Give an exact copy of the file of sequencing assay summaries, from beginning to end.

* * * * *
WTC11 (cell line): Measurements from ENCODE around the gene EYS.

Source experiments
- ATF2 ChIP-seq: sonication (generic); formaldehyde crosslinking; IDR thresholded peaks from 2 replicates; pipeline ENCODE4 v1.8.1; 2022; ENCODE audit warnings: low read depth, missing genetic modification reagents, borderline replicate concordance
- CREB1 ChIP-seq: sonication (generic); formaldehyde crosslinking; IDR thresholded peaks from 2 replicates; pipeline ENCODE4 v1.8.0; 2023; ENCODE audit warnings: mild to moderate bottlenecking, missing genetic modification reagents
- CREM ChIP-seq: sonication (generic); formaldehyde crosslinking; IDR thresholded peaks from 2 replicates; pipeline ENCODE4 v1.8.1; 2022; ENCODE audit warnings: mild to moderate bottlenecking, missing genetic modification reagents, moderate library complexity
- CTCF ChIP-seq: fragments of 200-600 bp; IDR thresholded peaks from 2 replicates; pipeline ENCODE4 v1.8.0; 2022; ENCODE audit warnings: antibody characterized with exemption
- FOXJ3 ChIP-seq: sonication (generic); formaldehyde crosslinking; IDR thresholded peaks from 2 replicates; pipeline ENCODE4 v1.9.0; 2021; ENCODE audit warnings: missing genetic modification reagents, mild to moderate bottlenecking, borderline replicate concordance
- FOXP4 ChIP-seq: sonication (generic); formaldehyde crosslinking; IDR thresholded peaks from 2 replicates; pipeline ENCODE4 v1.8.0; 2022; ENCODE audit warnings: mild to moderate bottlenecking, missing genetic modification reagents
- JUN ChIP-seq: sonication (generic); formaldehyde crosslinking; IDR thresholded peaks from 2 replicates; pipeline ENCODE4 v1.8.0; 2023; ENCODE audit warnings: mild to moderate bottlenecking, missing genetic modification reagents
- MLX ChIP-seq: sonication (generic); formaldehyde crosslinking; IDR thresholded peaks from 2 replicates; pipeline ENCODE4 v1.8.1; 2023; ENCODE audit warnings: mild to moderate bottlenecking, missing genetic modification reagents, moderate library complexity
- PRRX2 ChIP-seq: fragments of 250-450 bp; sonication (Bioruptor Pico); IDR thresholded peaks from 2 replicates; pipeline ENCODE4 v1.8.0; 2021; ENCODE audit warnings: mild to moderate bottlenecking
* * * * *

WTC11 (cell line): Measurements from ENCODE around the gene EYS.

Source experiments
- ATF2 ChIP-seq: sonication (generic); formaldehyde crosslinking; IDR thresholded peaks from 2 replicates; pipeline ENCODE4 v1.8.1; 2022; ENCODE audit warnings: low read depth, missing genetic modification reagents, borderline replicate concordance
- CREB1 ChIP-seq: sonication (generic); formaldehyde crosslinking; IDR thresholded peaks from 2 replicates; pipeline ENCODE4 v1.8.0; 2023; ENCODE audit warnings: mild to moderate bottlenecking, missing genetic modification reagents
- CREM ChIP-seq: sonication (generic); formaldehyde crosslinking; IDR thresholded peaks from 2 replicates; pipeline ENCODE4 v1.8.1; 2022; ENCODE audit warnings: mild to moderate bottlenecking, missing genetic modification reagents, moderate library complexity
- CTCF ChIP-seq: fragments of 200-600 bp; IDR thresholded peaks from 2 replicates; pipeline ENCODE4 v1.8.0; 2022; ENCODE audit warnings: antibody characterized with exemption
- FOXJ3 ChIP-seq: sonication (generic); formaldehyde crosslinking; IDR thresholded peaks from 2 replicates; pipeline ENCODE4 v1.9.0; 2021; ENCODE audit warnings: missing genetic modification reagents, mild to moderate bottlenecking, borderline replicate concordance
- FOXP4 ChIP-seq: sonication (generic); formaldehyde crosslinking; IDR thresholded peaks from 2 replicates; pipeline ENCODE4 v1.8.0; 2022; ENCODE audit warnings: mild to moderate bottlenecking, missing genetic modification reagents
- JUN ChIP-seq: sonication (generic); formaldehyde crosslinking; IDR thresholded peaks from 2 replicates; pipeline ENCODE4 v1.8.0; 2023; ENCODE audit warnings: mild to moderate bottlenecking, missing genetic modification reagents
- MLX ChIP-seq: sonication (generic); formaldehyde crosslinking; IDR thresholded peaks from 2 replicates; pipeline ENCODE4 v1.8.1; 2023; ENCODE audit warnings: mild to moderate bottlenecking, missing genetic modification reagents, moderate library complexity
- PRRX2 ChIP-seq: fragments of 250-450 bp; sonication (Bioruptor Pico); IDR thresholded peaks from 2 replicates; pipeline ENCODE4 v1.8.0; 2021; ENCODE audit warnings: mild to moderate bottlenecking